In the Siegfried family tree, there’s a Cub that flies from branch to branch, as each generation introduces the next to aviation. Whereas some parents pressure their kids to play piano or throw a football, the Siegfried’s child-rearing checklist revolves around taildraggers. “Old Bob” took his first flight in a J-3 in 1943; his five children each soloed gliders at age 14 and Cubs at 16. And while granddaughter McKinley’s classmates were cavorting on spring break this year, the high schooler devoted 50 hours per week to building a Texas Sport Cub, the kit version of an American Legend Cub, with her father. We joined them in Lakeland, Fla., where 16-year-old McKinley soloed the low-and-slow derivative, extending family tradition another generation.
At the other end of the classic tailwheel spectrum is a former military trainer, the North American AT-6. Bill Greene’s warbird is one of the nicest and most meticulous restorations we’ve seen; it’s as close to its original state as it can get. We’re not the only ones who have taken note; at Oshkosh, the aircraft has received honors that include the Grand Champion and Golden Wrench awards. Although it appears cumbersome on the ground, the prizewinner was a delight in the air as we performed an aerial ballet of loops and rolls.
Another aircraft that handles like a dream is the French-built TBM 850. We flew the pressurized six-seat turboprop through Owens Valley to Lone Pine, Calif., flanked by the Sierra Nevada mountain range. Joining us was pilot Jacques Raissiguier who has ferried TBM 850s on numerous transatlantic flights (this month: four and counting); not surprising, considering EADS Socata has sold an impressive 150 aircraft since introducing the model two years ago. With a Garmin flight deck and gold trim accents, the cockpit is a remarkable blend of high technology and elegance. Such luxury is easy to get used to, and at the end of our air-to-air photo shoot, I confess to having suffered from a bout of separation anxiety.
throw a football, the Siegfried’s child-rearing checklist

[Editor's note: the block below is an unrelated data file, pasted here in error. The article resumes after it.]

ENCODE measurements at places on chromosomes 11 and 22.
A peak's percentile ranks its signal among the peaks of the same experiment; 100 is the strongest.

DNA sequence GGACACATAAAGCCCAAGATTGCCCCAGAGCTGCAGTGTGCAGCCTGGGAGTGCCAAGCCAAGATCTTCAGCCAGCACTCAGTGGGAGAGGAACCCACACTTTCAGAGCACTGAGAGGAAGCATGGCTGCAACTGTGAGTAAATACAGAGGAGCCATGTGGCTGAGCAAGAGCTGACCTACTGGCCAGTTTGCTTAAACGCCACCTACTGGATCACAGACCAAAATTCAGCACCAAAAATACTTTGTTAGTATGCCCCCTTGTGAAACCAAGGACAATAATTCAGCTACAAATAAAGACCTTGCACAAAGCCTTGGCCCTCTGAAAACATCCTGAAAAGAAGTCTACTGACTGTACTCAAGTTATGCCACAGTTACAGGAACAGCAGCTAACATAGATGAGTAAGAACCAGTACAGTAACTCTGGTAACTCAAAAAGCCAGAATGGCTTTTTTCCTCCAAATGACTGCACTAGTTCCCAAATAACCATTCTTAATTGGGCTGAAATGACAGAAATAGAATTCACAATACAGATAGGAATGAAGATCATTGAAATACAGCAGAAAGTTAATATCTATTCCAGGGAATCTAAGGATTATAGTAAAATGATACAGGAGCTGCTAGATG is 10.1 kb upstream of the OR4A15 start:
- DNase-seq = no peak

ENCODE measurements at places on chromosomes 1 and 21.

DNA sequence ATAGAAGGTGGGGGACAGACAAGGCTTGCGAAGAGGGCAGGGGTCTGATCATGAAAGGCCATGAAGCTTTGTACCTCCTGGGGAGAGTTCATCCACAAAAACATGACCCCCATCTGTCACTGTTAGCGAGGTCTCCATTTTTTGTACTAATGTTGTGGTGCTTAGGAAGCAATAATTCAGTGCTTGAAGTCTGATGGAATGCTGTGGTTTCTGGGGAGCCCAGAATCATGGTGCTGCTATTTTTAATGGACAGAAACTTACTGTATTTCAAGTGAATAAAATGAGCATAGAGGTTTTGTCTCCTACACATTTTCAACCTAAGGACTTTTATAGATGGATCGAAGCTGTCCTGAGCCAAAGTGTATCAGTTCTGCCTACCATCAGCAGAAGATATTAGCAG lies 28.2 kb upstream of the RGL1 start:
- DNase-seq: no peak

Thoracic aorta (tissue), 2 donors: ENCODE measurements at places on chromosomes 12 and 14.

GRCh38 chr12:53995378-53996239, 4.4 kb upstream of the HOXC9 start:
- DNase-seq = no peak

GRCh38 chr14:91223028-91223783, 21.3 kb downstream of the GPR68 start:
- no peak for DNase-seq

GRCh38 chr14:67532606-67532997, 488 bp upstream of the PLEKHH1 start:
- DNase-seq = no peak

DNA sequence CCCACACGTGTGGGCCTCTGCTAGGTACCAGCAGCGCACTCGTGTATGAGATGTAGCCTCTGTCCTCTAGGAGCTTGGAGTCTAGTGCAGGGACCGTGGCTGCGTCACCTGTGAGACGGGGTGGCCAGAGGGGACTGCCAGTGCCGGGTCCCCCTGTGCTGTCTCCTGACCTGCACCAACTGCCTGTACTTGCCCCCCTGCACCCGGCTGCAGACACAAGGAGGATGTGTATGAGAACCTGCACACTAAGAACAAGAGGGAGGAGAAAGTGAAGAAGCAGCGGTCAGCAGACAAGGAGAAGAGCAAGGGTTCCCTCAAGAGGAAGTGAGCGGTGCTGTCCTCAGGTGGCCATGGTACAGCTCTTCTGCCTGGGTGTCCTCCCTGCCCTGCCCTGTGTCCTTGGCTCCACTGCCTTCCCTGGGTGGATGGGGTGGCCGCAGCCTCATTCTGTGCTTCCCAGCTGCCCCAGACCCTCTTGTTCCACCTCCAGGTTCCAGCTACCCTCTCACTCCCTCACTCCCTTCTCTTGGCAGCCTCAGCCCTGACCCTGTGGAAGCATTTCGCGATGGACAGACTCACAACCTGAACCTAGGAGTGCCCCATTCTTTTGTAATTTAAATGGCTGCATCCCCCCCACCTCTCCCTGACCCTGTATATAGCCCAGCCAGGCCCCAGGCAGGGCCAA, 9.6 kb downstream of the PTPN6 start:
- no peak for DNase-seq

revolves around taildraggers.
If, on occasion, you too have endured a similar affliction—the distress of parting with an aircraft—we’ve got the perfect remedy: a residential airpark. There, you can enjoy the ultimate aviator lifestyle, side-by-side with your airplane. We’ve scouted out some of the best fly-in communities, and they all have something special to offer. North Carolina’s Mountain Air has a private paved runway tucked into the picturesque Blue Ridge Mountains; Aero Estates Airpark in Texas features a 3,100-foot Bermuda-grass strip plus water access for seaplanes. No matter what your preference, the camaraderie and convenience of airparks are unmatched. With many new developments in the construction stage, we’re excited about all of the possibilities. There’s even one planned south of the border, in the tropics, where white sand beaches and turquoise waters are within walking distance from the hangars—our passports are ready and we’re waiting with baited breath.
Also looking toward the future is aviation enthusiast Kermit Weeks. We stopped in at his museum, Fantasy of Flight, which houses an unparalleled collection of vintage aircraft. After getting up close with rarities such as a Jungmeister Bü 133 and a Feiseler Fi 156 Storch, we were left in awe—but our host was thinking in grander terms. Kermit’s newest fantasy: an aviation theme park to rival Disney World! Designs for the 2,000-acre wonderland, called “Orlampa” for its location between Tampa and Orlando, are geared to attract the general public beyond the pilot population. Using interactive exhibits that revolve around the metaphor of flight, Kermit intends to take visitors through a process of self-discovery, changing the way they think about themselves. Move over, Mickey Mouse—it seems Kermit’s self-transformation is underway, having playfully nicknamed himself the “Wizard of Orlampa” in a reference to his favorite inspirational film. Toto, I have a feeling we’re not in Kansas anymore.
—Jessica Ambats, Editor